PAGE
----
After graduating high school, I was undecided about the career path I wanted to follow. I had always gone back and forth between teaching and nursing but had not yet decided until I had an experience that showed me what I wanted for my future. Six months after I graduated high school, I discovered that my father needed to have quadruple bypass open heart surgery. This news was very hard to hear, and I was unsure of what the future would hold. Being an only child and practically the only family, I was my dad's only support person. These were big shoes to fill, and I wouldn't have been able to handle it as well if it were not for the wonderful nurses and other health care staff that took care of my father. Our whole experience in the hospital the days after his surgery until discharge were nothing short of amazing. Each nurse that encountered my dad treated him so kindly and made sure to include me in all care and teaching experiences. After seeing the day-to-day responsibilities of a nurse and how they connect and care for their patients, I had made up my mind about what I wanted my future to look like. I realized how big of a part teaching has in nursing and how I can combine the two things I am passionate about into one.
I decided to attend Hondros College of Nursing after visiting the campus for the first time in June of 2019. Everyone on campus was so friendly and I felt right at home. I graduated high school with around 50 students in my class, so it was important to me to attend a school that could give me the hands-on learning and a small community feel. This is exactly what I have experienced at Hondros through both the LPN and ADN programs. It's a great feeling to walk onto campus and have all staff and faculty members know your name and who you are.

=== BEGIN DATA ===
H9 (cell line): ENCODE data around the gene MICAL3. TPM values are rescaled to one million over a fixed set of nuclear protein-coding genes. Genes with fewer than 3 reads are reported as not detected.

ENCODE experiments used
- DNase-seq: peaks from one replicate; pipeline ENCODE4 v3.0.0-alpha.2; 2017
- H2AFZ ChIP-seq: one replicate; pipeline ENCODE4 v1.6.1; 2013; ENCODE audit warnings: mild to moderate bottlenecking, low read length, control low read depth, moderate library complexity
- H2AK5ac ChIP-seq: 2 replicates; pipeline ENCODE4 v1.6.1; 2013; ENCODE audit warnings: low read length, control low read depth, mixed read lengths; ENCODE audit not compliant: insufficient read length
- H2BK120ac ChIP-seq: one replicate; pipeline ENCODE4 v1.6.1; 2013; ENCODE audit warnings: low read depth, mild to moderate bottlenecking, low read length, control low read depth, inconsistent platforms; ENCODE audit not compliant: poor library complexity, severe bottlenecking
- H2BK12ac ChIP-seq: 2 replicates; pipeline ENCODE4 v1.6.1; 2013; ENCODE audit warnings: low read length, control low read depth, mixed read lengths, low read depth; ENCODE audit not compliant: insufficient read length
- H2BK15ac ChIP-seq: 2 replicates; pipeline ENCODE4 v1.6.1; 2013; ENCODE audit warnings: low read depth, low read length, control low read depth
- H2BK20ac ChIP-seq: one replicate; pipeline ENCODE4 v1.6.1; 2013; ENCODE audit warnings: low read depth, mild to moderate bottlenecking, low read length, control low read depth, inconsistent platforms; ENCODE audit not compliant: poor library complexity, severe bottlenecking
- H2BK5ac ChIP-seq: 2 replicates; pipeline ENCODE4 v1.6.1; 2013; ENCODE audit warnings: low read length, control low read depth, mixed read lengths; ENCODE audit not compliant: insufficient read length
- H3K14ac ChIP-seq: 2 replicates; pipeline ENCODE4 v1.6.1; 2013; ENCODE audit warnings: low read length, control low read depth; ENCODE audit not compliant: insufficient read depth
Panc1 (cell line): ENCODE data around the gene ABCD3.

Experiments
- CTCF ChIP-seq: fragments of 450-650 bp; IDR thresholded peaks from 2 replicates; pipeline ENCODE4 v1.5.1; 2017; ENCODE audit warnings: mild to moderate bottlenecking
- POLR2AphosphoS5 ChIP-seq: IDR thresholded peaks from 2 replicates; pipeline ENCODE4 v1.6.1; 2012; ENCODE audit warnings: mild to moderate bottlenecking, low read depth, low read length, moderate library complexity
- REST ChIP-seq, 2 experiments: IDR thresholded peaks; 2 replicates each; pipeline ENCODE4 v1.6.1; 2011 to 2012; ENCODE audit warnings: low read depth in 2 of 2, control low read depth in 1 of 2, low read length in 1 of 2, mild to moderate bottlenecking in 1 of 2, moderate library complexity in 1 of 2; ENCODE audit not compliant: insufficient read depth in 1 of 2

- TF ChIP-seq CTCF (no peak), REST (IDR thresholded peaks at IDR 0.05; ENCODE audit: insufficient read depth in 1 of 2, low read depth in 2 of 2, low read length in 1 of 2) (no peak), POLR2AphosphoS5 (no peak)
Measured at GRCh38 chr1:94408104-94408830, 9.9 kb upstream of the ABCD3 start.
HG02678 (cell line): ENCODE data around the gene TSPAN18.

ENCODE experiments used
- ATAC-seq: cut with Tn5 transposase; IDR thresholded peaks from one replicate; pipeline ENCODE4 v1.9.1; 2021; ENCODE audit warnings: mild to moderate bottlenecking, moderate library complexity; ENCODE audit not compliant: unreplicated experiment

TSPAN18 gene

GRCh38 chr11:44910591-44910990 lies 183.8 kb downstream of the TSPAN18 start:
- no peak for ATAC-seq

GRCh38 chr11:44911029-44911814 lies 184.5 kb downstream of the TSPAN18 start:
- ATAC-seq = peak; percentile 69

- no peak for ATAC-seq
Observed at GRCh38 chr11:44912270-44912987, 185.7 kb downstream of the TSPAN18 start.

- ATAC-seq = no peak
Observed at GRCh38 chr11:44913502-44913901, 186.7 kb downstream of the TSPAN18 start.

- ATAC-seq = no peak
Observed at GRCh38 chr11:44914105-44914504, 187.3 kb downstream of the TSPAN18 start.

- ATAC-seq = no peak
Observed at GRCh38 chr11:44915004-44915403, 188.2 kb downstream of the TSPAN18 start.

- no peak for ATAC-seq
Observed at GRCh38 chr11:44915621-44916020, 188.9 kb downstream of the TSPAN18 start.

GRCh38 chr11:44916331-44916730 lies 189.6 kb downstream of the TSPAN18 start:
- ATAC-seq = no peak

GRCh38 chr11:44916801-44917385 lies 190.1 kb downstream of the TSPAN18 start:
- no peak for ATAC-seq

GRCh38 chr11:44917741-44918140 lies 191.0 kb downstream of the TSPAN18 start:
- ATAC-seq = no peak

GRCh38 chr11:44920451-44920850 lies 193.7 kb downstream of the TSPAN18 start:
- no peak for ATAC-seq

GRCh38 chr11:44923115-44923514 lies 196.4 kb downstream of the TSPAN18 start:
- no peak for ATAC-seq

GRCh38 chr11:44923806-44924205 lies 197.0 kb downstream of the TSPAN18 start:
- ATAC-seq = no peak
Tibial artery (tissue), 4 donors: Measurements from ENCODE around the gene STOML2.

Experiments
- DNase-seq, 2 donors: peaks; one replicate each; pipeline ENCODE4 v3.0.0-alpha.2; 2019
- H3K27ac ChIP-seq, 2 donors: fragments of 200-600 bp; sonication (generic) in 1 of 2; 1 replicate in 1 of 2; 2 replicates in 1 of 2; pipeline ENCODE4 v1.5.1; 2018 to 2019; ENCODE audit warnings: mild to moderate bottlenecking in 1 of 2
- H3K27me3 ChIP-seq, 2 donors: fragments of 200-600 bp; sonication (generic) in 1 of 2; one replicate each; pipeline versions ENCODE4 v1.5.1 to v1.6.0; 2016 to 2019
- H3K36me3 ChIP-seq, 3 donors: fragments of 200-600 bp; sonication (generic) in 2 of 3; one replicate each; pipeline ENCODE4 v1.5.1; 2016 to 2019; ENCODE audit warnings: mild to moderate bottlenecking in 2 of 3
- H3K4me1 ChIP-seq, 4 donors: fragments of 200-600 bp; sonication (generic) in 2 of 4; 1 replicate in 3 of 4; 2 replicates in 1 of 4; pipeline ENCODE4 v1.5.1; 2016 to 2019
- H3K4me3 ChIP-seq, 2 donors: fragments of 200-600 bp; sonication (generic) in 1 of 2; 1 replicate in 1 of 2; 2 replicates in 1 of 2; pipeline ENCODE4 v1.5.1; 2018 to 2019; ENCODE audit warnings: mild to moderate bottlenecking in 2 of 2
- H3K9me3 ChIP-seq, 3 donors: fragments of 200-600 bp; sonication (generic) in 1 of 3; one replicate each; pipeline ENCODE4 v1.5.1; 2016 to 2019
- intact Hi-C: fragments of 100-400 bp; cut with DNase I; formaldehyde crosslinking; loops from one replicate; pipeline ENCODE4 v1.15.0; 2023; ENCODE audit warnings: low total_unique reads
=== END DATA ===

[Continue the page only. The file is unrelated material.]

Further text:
My advice to someone that is thinking about starting nursing school is to go for it. If nursing is something that you are passionate about, don't second guess that. There is a common saying "fake it until you make it." Recently I saw a post that discourages people from "faking it" and rather encourages them to "face it." Don't let fear or doubt get in the way of the dreams you envision for yourself. Show up every day, even when you don't know how you will do it. Even when you're tired, show up. Face the struggle and difficult times so that eventually you can look back and say, "I did that."
Madelyn Spears is a student in the Associate Degree in Nursing program at our Fairborn campus. She currently works at Forest Glen Health Campus.